I've worked much of my life in heavy construction. After college I progressively got into more technical fields, but my foundation has always been in
"foundations" and structural steel.
Working in highrise heavy construction I'd seen many things. As a layout Engineer I'd walked the steel much like any iron worker. I'd always
marveled at cranes, especially big ones. Many of the big cranes I'd worked with were big stick, ground based, cranes; Manitowoc 4500's or larger both
on tracks and ring cranes. These cranes had giant counter-weights and several hundred feet of boom. They were delivered in pieces, and taken apart
and sent back home in pieces. I'd seen all those, but one type of crane always fascinated me...a tower crane.
These cranes couldn't lift as much as the mighty Manitowocs, but they were WAY taller. The Manitowocs were mammoths, but the tower cranes were 30-40
stories taller...and they got taller as the buildings got taller. They were amazing.
As an engineer, one of the things which impressed me about tower cranes was how they could erect themselves, going higher and higher. This is where I
focused first. How did they do that? Once you understand the process, it's not all that difficult to see how they work, but I wanted more.
I didn't know it then, but I soon learned tower crane operators are an odd breed. They start up long before the workday starts, and come down long
after the workday is over. They don't hang out with the rest of the construction world, but keep to themselves mostly.
One day I actually met up with one of them, an operator. He was a pretty nice guy. We talked about all kinds of things. I asked him if he ever got
afraid. He said "not really...it's just another day". He said lightning scared him (and others); he'd been hit many times. But the cranes are all
grounded for just such things...but not everything works out as planned. He said he never worried about lightning after his first couple years or so,
but his big fear was big wind and tornados. You see, those two things required the operators to evacuate and come down. If lightning struck the
towers then...they'd be vulnerable. Hmmmm...seems pretty skeery to me!
Anyway, he offered to give me a tour of his crane. I had the OSHA certs for climbing, so I was good to go. The next day I showed up at O-dark-thirty
and we started up. I always thought there must be an elevator, but there isn't. The way up is a half stair, half ladder, gig all the way to the top.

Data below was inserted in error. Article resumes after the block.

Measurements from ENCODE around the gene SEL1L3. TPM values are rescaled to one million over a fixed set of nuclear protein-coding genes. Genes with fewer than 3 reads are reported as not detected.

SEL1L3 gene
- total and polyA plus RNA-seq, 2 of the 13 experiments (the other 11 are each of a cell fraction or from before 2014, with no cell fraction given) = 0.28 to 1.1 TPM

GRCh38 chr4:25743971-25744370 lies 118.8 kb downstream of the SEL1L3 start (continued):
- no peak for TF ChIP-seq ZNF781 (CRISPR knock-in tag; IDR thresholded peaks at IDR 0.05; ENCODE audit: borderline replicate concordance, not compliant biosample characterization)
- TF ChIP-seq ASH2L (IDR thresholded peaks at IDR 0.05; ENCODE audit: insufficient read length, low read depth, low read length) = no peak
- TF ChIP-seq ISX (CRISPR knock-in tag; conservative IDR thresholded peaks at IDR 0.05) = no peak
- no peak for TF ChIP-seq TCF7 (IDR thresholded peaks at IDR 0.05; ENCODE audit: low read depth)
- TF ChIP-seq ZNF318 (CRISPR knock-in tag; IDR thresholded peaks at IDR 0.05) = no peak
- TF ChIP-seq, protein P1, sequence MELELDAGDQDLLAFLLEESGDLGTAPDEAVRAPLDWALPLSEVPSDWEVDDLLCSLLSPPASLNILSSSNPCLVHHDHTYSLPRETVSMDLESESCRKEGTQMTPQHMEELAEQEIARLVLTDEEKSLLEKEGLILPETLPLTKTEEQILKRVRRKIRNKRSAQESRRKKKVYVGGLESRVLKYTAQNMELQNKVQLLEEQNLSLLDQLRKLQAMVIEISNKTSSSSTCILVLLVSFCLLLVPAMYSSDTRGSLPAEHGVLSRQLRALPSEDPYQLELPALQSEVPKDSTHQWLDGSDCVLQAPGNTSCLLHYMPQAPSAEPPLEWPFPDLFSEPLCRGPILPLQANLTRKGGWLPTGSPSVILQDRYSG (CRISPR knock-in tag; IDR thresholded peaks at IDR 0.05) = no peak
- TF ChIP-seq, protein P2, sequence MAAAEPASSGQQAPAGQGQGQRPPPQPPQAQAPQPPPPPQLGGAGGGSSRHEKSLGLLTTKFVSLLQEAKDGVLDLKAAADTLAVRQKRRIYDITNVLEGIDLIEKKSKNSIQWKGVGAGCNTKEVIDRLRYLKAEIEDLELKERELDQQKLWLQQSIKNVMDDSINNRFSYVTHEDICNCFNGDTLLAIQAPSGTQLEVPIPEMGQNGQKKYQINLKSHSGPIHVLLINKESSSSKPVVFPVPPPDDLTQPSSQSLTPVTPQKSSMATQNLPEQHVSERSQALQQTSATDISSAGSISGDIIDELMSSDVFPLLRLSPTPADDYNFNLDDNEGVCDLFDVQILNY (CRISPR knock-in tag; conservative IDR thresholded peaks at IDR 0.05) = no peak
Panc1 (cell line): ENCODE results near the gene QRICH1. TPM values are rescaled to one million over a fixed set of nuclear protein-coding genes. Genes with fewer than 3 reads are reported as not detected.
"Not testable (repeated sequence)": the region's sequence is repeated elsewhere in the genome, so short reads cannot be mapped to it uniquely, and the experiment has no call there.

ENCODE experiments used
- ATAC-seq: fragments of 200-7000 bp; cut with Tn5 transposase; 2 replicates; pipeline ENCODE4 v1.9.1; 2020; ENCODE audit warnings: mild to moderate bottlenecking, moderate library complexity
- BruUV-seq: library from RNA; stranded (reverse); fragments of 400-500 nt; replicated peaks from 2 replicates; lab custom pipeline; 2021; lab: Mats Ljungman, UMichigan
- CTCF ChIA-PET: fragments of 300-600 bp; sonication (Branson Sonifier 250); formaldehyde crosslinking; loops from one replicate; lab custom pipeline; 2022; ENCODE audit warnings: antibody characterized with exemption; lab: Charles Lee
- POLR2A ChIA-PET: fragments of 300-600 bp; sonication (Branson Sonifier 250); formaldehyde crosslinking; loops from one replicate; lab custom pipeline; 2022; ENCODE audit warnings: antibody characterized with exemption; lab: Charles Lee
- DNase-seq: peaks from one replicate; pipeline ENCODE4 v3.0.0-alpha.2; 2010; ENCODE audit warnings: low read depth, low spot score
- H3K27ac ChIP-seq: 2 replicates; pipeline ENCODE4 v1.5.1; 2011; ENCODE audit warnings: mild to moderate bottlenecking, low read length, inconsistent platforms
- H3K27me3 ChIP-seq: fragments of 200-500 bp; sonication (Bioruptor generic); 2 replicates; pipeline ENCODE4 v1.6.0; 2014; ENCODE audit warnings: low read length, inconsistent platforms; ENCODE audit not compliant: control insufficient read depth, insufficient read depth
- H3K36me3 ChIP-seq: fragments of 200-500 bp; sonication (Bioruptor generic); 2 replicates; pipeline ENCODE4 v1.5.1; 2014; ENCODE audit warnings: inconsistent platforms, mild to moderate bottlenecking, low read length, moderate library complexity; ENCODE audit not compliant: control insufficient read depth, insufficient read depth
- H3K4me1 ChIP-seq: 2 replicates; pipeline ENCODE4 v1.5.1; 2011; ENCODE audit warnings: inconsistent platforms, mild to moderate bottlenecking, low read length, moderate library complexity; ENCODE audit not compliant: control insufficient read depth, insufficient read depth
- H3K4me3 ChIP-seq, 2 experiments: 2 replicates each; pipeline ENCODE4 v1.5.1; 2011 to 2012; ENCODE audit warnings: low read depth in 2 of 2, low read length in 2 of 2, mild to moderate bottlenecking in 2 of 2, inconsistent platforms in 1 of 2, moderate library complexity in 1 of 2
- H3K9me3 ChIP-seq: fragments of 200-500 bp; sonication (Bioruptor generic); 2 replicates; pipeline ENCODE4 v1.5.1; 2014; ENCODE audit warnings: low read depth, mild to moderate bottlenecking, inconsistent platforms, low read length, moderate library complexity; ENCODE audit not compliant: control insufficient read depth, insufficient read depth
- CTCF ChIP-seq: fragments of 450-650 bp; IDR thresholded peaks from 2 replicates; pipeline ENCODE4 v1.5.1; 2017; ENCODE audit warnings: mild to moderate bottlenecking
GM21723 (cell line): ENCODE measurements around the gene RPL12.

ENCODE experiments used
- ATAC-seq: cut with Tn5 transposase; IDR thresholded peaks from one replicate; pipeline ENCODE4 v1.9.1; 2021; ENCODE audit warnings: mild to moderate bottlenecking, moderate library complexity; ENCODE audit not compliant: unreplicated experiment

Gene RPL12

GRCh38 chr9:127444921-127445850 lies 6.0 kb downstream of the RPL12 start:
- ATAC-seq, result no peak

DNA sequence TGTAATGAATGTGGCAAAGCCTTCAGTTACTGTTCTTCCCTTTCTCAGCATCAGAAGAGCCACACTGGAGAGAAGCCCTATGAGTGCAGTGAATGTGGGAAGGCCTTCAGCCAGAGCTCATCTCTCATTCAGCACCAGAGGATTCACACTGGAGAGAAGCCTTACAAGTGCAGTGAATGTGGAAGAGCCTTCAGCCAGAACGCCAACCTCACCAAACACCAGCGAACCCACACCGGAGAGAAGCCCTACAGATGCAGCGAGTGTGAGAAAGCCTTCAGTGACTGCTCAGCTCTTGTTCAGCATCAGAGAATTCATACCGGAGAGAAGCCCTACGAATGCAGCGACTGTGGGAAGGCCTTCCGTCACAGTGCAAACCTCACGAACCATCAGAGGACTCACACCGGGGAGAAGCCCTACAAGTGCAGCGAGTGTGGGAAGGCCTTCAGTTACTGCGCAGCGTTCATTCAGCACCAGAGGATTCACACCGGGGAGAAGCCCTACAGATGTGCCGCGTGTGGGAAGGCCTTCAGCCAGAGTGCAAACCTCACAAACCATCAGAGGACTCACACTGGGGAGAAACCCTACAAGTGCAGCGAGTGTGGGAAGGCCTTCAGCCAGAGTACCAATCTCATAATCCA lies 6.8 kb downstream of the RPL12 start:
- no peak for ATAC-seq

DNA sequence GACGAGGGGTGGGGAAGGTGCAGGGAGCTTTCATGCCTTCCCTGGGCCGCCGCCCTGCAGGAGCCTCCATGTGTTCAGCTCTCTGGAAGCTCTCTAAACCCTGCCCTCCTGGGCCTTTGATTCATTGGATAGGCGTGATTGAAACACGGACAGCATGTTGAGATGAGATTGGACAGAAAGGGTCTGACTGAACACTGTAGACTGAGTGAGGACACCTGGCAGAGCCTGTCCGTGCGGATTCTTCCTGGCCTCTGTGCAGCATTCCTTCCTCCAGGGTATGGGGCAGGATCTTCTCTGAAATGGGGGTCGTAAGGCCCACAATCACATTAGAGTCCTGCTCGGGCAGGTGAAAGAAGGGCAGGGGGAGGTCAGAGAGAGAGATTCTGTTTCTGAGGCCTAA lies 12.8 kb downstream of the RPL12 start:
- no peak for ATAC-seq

This crane was up about 30 floors...it was a long hike up. The view was commanding; it was spectacular. We were 20 floors above anything. On this
particular day the crane was lifting bunks of steel floor decking. The decking was 16' long and 4' wide, so even in the light morning breeze you
could feel the wind taking the sheets and torqueing the crane around.
In the afternoon the wind started picking up. Nothing major, but just a light breeze. Now you could see the main riser of the crane actually moving
around. The whole crane was flexing. The operator was bullet-proof, he could even anticipate the crane's movements as he swung materials into place
down below. Then the clouds rolled in...
It was December in Minnesota, but the day had been very warm. As the sky darkened, and the sun set, it started to mist. The windshield wipers in the
cab made it relatively easy for the operator to see the landing zones below (he had binoculars as well as radio comms). The radio was playing some
silly song when all of a sudden some alarm went off. It was a buzzer. This guy didn't panic at all, but said "Well, that means we're out of
tolerance for wind"
. By now it was dark. He disengaged the clutch on the swing gears and the crane boom swung around (about 270 degrees) away
from the the wind. As the crane stabilized he casually gathered up his lunch box and weather gear. From there we headed out on the catwalk to the
stairs. Then we started down.
The stair/ladder arrangement which had been a challenge going up had turned into something FAR different going down. The mist which had looked like
rain in the cab had coated all the cold steel rungs with a thin layer of ice. The way the ladder was arranged you couldn't fall more the a floor (or
that was the idea anyway). There was a steel landing where you had to turn around and go through a different hole to get to the next floor, but every
thing was coated in pure ice. The protocol was one person would go down and get out of the way below, and then the next person would start
down...over and over...30 times. On the way down we'd slip off the ladder and hang on for dear life as we smacked our shins into the steel rungs.
Our hands would slip off and you'd have to grab anything you could to keep from falling.
I wasn't afraid of anything back then...and I was terrified. We did make it down finally, and when we got to the ground the operator, Jim, calmly
asked me..."do you remember when you asked me if I was ever scared? ... THAT, was the scariest thing I think I've ever done right there!!"
It took me about 20 minutes to warm up in my truck; that, and to stop shaking from sheer terror!
So tower cranes? Yeah, they are really cool; I'm not sure I'd ever want to run one day in, day out, but I went there once. Maybe it was just a bad
day, but I don't think I want to do that much ever again!!
edit on 12/17/2015 by Flyingclaydisk because: (no reason given)